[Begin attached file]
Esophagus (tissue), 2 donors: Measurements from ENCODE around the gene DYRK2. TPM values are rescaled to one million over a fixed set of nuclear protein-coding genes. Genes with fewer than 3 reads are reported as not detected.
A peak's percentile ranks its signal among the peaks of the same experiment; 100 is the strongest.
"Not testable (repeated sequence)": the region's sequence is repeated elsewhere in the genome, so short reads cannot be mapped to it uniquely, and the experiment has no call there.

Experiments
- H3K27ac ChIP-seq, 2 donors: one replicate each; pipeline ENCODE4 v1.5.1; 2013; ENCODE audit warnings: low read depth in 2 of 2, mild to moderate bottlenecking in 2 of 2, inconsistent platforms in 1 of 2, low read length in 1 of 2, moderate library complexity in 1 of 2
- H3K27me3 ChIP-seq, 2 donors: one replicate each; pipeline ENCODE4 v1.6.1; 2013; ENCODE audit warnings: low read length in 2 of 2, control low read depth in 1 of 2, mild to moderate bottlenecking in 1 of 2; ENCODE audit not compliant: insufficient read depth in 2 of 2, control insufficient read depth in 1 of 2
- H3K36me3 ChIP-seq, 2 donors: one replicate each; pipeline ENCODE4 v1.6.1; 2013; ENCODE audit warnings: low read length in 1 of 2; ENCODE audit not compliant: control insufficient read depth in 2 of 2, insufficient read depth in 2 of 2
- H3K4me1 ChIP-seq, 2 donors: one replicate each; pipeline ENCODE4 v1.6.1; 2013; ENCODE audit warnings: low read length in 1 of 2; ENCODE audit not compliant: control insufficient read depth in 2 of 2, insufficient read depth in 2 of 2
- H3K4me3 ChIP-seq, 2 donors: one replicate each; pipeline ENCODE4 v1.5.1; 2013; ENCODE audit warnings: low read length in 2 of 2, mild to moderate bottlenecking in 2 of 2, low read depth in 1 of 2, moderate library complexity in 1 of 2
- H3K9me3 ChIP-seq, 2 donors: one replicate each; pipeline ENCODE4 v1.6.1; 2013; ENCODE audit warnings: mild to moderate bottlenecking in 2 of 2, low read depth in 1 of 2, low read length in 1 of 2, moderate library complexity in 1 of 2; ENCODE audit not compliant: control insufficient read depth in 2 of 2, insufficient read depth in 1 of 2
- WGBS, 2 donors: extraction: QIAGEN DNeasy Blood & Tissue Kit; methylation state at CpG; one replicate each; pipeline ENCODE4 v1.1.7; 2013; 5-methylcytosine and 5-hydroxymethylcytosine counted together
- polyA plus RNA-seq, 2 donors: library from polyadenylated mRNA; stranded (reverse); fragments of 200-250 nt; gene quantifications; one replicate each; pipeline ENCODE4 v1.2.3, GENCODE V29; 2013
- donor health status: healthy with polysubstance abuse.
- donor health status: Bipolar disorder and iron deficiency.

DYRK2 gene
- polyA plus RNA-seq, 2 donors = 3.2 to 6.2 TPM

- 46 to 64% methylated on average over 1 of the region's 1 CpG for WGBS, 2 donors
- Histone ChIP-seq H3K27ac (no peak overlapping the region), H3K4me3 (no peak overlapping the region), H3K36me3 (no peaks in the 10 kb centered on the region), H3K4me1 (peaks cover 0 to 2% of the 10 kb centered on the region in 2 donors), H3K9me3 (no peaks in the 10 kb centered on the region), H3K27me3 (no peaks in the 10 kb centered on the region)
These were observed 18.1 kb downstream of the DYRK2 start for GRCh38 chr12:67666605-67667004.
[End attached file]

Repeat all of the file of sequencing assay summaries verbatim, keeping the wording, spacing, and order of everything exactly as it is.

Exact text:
Esophagus (tissue), 2 donors: Measurements from ENCODE around the gene DYRK2. TPM values are rescaled to one million over a fixed set of nuclear protein-coding genes. Genes with fewer than 3 reads are reported as not detected.
A peak's percentile ranks its signal among the peaks of the same experiment; 100 is the strongest.
"Not testable (repeated sequence)": the region's sequence is repeated elsewhere in the genome, so short reads cannot be mapped to it uniquely, and the experiment has no call there.

Experiments
- H3K27ac ChIP-seq, 2 donors: one replicate each; pipeline ENCODE4 v1.5.1; 2013; ENCODE audit warnings: low read depth in 2 of 2, mild to moderate bottlenecking in 2 of 2, inconsistent platforms in 1 of 2, low read length in 1 of 2, moderate library complexity in 1 of 2
- H3K27me3 ChIP-seq, 2 donors: one replicate each; pipeline ENCODE4 v1.6.1; 2013; ENCODE audit warnings: low read length in 2 of 2, control low read depth in 1 of 2, mild to moderate bottlenecking in 1 of 2; ENCODE audit not compliant: insufficient read depth in 2 of 2, control insufficient read depth in 1 of 2
- H3K36me3 ChIP-seq, 2 donors: one replicate each; pipeline ENCODE4 v1.6.1; 2013; ENCODE audit warnings: low read length in 1 of 2; ENCODE audit not compliant: control insufficient read depth in 2 of 2, insufficient read depth in 2 of 2
- H3K4me1 ChIP-seq, 2 donors: one replicate each; pipeline ENCODE4 v1.6.1; 2013; ENCODE audit warnings: low read length in 1 of 2; ENCODE audit not compliant: control insufficient read depth in 2 of 2, insufficient read depth in 2 of 2
- H3K4me3 ChIP-seq, 2 donors: one replicate each; pipeline ENCODE4 v1.5.1; 2013; ENCODE audit warnings: low read length in 2 of 2, mild to moderate bottlenecking in 2 of 2, low read depth in 1 of 2, moderate library complexity in 1 of 2
- H3K9me3 ChIP-seq, 2 donors: one replicate each; pipeline ENCODE4 v1.6.1; 2013; ENCODE audit warnings: mild to moderate bottlenecking in 2 of 2, low read depth in 1 of 2, low read length in 1 of 2, moderate library complexity in 1 of 2; ENCODE audit not compliant: control insufficient read depth in 2 of 2, insufficient read depth in 1 of 2
- WGBS, 2 donors: extraction: QIAGEN DNeasy Blood & Tissue Kit; methylation state at CpG; one replicate each; pipeline ENCODE4 v1.1.7; 2013; 5-methylcytosine and 5-hydroxymethylcytosine counted together
- polyA plus RNA-seq, 2 donors: library from polyadenylated mRNA; stranded (reverse); fragments of 200-250 nt; gene quantifications; one replicate each; pipeline ENCODE4 v1.2.3, GENCODE V29; 2013
- donor health status: healthy with polysubstance abuse.
- donor health status: Bipolar disorder and iron deficiency.

DYRK2 gene
- polyA plus RNA-seq, 2 donors = 3.2 to 6.2 TPM

- 46 to 64% methylated on average over 1 of the region's 1 CpG for WGBS, 2 donors
- Histone ChIP-seq H3K27ac (no peak overlapping the region), H3K4me3 (no peak overlapping the region), H3K36me3 (no peaks in the 10 kb centered on the region), H3K4me1 (peaks cover 0 to 2% of the 10 kb centered on the region in 2 donors), H3K9me3 (no peaks in the 10 kb centered on the region), H3K27me3 (no peaks in the 10 kb centered on the region)
These were observed 18.1 kb downstream of the DYRK2 start for GRCh38 chr12:67666605-67667004.